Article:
During my recent trip to Nigeria, I saw the persistence of the signs of a society that was ailing badly. It is no big surprise when the recession and depression that the people have lived with for several decades was then officially pronounced on the country. I always fear for the old people in the Nigerian population. You can tell that there are many things in Nigeria that gives one deep thoughts.
One day during my stay, I saw an old woman sitting in front of her apartment. She sat and gazed. It was easy to see through her. She pondered, I am sure, about the life she had lived in the past and just how incapable she had become. When I went to high school in the 80s, this woman was one of the most active women I knew. At one time she had a stall where she sold prepared food to several families in the neighbourhood. At another time she walked around carrying the food on her head. Things change too quickly in Nigeria!
Today, this woman is one of the several millions of old people scattered across Nigeria living from hand to mouth. Invariably the Nigerian society still largely believes that the burden of maintaining the old people should rest on the children, the grandchildren, or someone within the realm of the extended family. However, there are a few exceptions. For example, if you grew old as one of several Nigerian criminal politicians or their spouses, you have already stolen enough money to take care of your funeral and even unborn generations. Another example that is genuine is, if you and your family are doing well in a legitimate business, you will probably have a secured old age (if you plan for it).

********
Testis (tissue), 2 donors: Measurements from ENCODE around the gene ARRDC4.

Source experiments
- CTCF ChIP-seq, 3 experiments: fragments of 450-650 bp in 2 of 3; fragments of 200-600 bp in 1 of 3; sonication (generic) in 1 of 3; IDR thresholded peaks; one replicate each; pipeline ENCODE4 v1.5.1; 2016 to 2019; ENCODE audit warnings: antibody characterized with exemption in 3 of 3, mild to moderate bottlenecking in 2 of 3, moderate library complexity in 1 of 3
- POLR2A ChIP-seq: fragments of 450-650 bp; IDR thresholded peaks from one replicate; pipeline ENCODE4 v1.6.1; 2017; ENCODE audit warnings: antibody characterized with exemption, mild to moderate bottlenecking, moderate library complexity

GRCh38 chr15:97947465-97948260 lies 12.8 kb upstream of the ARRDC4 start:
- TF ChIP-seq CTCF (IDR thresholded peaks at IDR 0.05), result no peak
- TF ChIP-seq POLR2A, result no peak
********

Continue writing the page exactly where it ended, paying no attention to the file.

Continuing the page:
Those who don’t do well at old ages in Nigeria are the norm. They include several pensioners who laboured at government offices and in the end had their pension looted by some greedy man or woman at the pension’s department. The Nigerians who age with disgrace include the category of the old woman who now sits and gazes and seems unaware of her immediate surroudings. She is probably hoping that one of her children will call on the phone or come home to settle some bills and take care of the next few days.
The category of Nigerians aging with disgrace is massive. Widows or widowers who suddenly lost their spouses could age with disgrace. It’s relative and dependent on several factors, some of which are beyond their control. A wealthy man can die suddenly without a will, and his widow from that moment could go on aging with disgrace. Sometimes, even in the presence of a will, the Nigerian widows still suffer because the extended family have no regards for the woman and chose not to respect the will.
There is absolutely nothing wrong when children or members of the extended family take care of their aged-ones. It is part of the African culture. But not all old people have children. Likewise, not all extended family are functional. Hence it becomes imperative that the government has a standard policy that caters for the old people in the population irrespective of their family situations.